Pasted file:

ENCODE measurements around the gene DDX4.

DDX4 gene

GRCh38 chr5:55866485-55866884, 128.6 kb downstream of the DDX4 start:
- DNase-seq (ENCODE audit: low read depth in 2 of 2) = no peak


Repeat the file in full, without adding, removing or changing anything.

ENCODE measurements around the gene DDX4.

DDX4 gene

GRCh38 chr5:55866485-55866884, 128.6 kb downstream of the DDX4 start:
- DNase-seq (ENCODE audit: low read depth in 2 of 2) = no peak